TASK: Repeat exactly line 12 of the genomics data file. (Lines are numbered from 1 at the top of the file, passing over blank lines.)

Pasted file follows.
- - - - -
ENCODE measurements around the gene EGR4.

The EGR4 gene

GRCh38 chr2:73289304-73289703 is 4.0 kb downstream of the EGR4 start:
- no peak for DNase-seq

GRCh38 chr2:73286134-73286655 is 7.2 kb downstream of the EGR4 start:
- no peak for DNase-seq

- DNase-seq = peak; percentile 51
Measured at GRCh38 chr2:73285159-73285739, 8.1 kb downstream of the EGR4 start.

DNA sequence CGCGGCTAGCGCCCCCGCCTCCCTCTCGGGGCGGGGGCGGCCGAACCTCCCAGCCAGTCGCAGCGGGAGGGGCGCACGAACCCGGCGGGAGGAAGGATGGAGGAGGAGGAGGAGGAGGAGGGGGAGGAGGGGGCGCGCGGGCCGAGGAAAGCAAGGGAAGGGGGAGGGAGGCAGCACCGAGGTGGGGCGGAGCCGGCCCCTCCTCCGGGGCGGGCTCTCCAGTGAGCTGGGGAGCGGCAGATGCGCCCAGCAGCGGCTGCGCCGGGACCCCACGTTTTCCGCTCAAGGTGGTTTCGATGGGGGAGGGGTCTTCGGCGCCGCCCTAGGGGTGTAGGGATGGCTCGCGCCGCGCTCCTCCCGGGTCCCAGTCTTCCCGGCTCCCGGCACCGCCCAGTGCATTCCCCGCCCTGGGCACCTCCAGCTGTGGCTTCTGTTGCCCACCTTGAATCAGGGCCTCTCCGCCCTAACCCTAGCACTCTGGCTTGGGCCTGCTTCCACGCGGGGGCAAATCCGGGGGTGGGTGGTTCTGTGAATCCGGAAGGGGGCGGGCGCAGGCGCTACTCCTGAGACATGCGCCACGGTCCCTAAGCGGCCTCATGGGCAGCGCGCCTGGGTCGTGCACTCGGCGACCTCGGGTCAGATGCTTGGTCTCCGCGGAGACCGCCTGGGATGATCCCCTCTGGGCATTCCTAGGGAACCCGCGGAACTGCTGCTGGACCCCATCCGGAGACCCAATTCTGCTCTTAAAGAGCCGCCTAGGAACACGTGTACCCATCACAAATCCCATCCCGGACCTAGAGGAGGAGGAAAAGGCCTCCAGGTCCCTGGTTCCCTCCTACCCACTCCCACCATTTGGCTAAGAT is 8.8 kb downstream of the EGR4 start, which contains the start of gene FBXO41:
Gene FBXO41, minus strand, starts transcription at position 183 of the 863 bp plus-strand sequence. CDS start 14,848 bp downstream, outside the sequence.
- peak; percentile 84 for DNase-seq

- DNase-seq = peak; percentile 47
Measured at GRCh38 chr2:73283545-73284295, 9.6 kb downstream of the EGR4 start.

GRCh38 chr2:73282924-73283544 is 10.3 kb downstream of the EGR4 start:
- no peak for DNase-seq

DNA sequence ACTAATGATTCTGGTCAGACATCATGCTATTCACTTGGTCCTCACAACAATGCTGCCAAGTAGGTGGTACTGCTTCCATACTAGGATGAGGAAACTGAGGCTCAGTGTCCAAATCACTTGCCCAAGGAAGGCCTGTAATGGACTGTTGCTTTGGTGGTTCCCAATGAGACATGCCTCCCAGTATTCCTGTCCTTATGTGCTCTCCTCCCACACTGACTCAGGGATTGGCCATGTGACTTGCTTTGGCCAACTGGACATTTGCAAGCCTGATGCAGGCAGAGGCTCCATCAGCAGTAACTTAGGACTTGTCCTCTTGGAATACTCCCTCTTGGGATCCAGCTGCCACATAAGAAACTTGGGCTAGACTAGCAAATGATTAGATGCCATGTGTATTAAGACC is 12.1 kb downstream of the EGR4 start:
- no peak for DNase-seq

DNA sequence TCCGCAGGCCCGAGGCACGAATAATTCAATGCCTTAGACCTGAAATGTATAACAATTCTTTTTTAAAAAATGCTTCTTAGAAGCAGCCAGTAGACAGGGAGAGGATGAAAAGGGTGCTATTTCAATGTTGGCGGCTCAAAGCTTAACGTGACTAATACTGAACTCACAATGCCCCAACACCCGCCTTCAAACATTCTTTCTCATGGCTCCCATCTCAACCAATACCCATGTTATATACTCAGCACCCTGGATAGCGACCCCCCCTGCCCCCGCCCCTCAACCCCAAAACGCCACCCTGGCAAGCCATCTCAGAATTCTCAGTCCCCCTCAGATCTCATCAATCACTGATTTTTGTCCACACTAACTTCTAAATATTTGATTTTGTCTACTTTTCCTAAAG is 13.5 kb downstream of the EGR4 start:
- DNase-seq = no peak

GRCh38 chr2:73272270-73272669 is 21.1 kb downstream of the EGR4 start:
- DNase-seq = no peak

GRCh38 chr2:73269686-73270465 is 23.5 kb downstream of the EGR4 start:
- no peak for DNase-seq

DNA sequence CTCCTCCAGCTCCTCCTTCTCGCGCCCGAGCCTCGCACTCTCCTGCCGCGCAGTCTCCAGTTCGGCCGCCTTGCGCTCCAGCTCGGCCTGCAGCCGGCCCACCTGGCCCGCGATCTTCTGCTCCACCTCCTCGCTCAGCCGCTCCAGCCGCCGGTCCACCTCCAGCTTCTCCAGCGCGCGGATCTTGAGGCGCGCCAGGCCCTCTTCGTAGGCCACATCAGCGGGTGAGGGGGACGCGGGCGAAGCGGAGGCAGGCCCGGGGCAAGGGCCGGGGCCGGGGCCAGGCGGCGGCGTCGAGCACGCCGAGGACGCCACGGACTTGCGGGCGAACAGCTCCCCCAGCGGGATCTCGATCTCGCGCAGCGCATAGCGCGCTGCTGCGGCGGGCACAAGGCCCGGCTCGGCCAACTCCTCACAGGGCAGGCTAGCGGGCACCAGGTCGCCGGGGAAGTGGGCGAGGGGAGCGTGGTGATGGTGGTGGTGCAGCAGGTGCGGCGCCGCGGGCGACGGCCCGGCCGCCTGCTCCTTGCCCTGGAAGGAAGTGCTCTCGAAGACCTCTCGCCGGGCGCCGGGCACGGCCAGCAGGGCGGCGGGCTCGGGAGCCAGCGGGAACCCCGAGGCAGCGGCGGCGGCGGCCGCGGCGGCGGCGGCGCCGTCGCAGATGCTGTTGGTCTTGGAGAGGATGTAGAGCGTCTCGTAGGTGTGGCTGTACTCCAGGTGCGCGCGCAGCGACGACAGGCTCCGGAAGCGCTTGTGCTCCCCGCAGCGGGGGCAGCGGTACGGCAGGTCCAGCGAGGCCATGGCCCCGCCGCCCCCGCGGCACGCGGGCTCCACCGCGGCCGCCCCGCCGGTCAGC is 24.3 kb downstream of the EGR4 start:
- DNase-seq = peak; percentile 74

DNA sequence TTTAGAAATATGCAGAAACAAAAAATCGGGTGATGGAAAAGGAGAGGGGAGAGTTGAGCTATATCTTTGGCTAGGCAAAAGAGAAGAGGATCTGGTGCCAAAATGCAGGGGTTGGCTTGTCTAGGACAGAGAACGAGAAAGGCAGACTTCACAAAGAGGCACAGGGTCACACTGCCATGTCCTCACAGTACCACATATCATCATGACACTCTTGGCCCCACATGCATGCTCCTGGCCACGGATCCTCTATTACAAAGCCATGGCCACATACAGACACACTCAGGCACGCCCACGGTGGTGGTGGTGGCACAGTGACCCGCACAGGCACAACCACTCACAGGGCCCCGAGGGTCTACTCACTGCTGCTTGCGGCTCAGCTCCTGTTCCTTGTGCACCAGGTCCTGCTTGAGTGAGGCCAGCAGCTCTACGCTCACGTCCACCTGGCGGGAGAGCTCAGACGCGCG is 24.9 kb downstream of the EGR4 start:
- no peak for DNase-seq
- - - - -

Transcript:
- DNase-seq = peak; percentile 47